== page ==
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BFH rules on correction of invoices with retroactive effect
Input VAT recovery from corrected invoice is available from time original invoice is issued
In a landmark decision (V R 26/15) issued on October 20, 2016, Germany’s Federal Fiscal Court (BFH) followed the reasoning of the Court of Justice of the European Union (CJEU) in its 15 September 2016 decision in the Senatex case (C-518/14), and held that the correction of an invoice issued by an entrepreneur for a service rendered has retroactive effect from the point in time when the invoice originally was issued. Additionally, the BFH addressed in detail the minimum requirements that an invoice must meet to be able to be corrected, and the time limit for such corrections.
The taxpayer in the case had deducted input VAT on the basis of invoices that the local tax authorities found to be improper because, in their view, the specifications regarding the relevant services were not in the proper format. Thus, the local tax authorities denied the input VAT deduction. After unsuccessfully appealing the denial in an internal appeals procedure with the tax authorities, the taxpayer presented corrected invoices to the lower fiscal court in the course of subsequent court proceedings. The lower fiscal court disallowed the corrected invoices because the invoices did not have retroactive effect from the date the invoices originally were issued.
On appeal to the BFH, the BFH held that an entrepreneur generally cannot be denied an input VAT deduction, even if an invoice is formally incorrect. Thus — in accordance with the current case law of the CJEU — the existence of a correct invoice is a formal requirement but not a substantive condition for the right to deduct input VAT. The BFH determined that if the relevant invoice is corrected by the end of the trial before the lower fiscal court, the correction will have retroactive effect from the date the invoice originally was issued, and must be taken into account for purposes of the right to deduct input VAT. However, not all invoices can be corrected, according to the BFH. Invoices that are required to be taken into account for VAT purposes must include information relating to the invoicing party, the invoice recipient, specifications of the services rendered and the payment, and the amount of VAT must be separately stated. To be able to be corrected, an invoice must show sufficient information on these items to be considered not so indeterminate, incomplete or obviously false that the invoice is deemed to be missing information.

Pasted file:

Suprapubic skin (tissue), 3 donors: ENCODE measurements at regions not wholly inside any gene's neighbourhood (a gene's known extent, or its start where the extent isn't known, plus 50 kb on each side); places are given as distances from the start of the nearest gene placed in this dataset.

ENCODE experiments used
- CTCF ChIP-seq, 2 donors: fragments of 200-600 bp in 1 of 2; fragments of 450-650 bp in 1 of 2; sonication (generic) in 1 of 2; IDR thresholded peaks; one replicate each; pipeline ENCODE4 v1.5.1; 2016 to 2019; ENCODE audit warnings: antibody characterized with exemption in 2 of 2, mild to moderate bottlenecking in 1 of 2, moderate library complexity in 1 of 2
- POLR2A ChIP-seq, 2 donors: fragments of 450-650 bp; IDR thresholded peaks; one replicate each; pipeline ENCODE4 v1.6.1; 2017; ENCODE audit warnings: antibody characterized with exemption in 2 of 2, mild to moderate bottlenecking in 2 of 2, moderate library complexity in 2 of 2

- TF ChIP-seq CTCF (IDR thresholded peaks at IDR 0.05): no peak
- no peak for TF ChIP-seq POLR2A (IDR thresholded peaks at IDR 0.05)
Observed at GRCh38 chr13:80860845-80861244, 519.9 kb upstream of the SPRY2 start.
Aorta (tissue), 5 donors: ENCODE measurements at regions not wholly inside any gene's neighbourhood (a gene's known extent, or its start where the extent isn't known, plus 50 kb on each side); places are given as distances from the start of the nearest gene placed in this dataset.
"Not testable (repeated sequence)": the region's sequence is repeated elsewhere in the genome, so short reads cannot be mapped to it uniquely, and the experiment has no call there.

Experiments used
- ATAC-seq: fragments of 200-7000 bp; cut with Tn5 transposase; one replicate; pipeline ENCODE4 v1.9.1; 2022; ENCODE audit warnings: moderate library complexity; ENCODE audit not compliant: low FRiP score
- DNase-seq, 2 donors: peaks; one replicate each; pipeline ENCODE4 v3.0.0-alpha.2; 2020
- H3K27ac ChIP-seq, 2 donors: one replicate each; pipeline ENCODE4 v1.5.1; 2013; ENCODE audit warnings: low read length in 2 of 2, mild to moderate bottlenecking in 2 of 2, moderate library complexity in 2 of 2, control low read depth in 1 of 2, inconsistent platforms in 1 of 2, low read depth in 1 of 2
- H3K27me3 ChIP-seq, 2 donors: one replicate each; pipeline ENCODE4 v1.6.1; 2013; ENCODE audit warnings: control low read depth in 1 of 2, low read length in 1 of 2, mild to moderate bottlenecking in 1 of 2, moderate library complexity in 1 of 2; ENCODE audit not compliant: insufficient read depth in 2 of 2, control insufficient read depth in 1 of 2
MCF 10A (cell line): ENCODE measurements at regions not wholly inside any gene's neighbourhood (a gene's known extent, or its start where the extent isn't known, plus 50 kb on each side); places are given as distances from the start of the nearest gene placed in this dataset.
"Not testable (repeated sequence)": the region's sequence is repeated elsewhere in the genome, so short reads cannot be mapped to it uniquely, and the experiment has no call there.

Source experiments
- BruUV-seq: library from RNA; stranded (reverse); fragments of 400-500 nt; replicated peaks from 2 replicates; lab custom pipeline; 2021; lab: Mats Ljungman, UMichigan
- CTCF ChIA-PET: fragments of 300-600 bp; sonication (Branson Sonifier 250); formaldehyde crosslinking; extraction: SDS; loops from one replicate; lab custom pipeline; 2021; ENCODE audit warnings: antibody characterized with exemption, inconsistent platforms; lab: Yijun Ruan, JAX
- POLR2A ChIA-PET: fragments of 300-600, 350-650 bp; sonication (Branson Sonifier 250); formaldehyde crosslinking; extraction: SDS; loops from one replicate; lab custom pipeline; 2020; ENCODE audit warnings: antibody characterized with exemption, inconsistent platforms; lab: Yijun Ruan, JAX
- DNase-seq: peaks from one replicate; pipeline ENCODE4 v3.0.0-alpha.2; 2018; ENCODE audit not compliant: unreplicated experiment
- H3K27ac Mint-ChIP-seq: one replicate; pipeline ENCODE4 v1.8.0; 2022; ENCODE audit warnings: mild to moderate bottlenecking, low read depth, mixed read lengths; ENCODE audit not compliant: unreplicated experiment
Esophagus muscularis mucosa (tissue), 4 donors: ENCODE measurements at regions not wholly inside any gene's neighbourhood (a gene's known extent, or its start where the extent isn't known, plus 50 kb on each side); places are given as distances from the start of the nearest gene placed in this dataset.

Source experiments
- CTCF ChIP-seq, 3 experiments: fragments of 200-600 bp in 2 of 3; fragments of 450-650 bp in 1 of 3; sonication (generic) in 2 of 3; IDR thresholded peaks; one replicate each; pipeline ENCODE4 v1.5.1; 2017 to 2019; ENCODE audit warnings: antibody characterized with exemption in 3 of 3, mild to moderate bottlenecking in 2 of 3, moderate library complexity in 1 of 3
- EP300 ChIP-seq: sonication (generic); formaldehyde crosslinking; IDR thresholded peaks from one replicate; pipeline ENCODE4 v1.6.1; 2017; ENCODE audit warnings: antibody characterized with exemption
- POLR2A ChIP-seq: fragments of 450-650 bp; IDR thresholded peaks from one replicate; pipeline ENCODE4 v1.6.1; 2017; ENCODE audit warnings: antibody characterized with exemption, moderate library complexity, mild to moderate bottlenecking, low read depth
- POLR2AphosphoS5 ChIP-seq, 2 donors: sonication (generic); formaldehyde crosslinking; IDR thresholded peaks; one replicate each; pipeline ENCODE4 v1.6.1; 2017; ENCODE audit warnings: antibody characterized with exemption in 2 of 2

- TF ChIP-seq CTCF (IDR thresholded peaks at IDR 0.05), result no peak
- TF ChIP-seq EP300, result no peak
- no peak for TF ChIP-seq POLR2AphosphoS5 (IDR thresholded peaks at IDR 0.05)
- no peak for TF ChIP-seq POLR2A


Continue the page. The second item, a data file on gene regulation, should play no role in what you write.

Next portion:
The court’s dicta regarding the minimum requirements for an invoice to be able to be corrected and the time limit for correcting an invoice is as important as its determination of the retroactive effect of the invoice correction, which may lead to the remission of interest assessed for the period between the issuance of the original invoice and the date it was corrected.
Companies that have paid interest in similar cases in the past should examine whether they have a claim for reimbursement or whether the assessment of interest still may be challenged. Companies that were denied an input VAT deduction due to purchase invoices that were formally incorrect, that were assessed related interest and that filed a formal appeal against the assessment now may refer to the case law of both the BFH and the CJEU to support their position. It is likely that the German tax authorities may place less emphasis on the existence of formally correct invoices when conducting audits in future, since the correction of invoices may have retroactive effect and interest no longer may be levied on subsequent payments merely because an invoice is formally incorrect.
Even though the BFH’s decision is favorable for taxpayers and ultimately will support their position in many cases, companies should not fail to examine whether the relevant purchase invoices need to be corrected — the legal requirements with respect to an invoice have not been reduced. Therefore, an input VAT deduction on the basis of an incorrect invoice still may be denied, regardless of the possibility that it may be corrected with retroactive effect.